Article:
A remarkably perceptive and vivid life of William Cobbett, one of England's greatest radicals. The early years of the nineteenth century were ones of misery and oppression. The common people were thrown into conditions of extreme poverty by enclosures and the Agricultural Revolution, and the long Tory administration of Lord Liverpool saw its task as keeping law and order at all costs. The cause of reform was a dangerous one, as William Cobbett was to find. Cobbett is best known for his Rural Rides, that classic account of early-nineteenth century Britain which has never been out of print. But he was a much greater figure than that implies, being the foremost satirist and proponent of reform of the time. He had an invincible stomach for provoking the deceit and vanity of the supposedly good and great, and had an abiding hatred of the establishment, or 'The Thing', as he christened it. In the pages of his Political Register he lambasted corruption and excoriated hypocrisy, and walked forever in fear of prosecution for libel, for which he was sent to Newgate prison for two years, suffered bankruptcy and was forced to flee to America.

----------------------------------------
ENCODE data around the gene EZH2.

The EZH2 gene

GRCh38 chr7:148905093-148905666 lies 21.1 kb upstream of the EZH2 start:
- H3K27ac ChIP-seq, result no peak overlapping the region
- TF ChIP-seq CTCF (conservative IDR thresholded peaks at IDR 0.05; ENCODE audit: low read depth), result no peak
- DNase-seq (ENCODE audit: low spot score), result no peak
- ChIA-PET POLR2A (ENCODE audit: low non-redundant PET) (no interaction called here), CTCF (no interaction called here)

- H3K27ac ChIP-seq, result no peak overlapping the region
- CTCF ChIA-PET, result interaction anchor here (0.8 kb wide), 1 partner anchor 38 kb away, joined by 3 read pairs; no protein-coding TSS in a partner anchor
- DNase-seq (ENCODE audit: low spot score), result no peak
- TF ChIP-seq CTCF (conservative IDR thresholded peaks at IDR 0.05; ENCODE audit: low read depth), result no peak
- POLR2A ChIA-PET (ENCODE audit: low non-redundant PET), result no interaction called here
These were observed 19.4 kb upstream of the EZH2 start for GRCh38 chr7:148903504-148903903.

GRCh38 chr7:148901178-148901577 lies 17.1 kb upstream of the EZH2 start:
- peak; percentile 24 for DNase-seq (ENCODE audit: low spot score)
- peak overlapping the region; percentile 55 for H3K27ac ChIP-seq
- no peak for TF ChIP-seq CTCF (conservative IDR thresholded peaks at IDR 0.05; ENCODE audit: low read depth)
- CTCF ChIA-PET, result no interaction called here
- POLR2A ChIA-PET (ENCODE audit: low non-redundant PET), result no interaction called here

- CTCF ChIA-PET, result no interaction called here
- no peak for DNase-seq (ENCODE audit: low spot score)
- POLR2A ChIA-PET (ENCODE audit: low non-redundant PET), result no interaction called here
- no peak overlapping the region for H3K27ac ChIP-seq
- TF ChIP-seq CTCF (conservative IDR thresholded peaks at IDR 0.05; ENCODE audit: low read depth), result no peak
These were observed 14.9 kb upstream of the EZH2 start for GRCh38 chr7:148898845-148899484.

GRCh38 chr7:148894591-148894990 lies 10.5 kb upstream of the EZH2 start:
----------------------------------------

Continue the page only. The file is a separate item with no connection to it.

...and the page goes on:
For all that the establishment loathed and feared him, the people loved him, and he was greeted by adoring crowds wherever he went. He was a hero of his time, and Richard Ingrams's admirable biography is both judicious, moving, sometimes funny and always utterly engaging.
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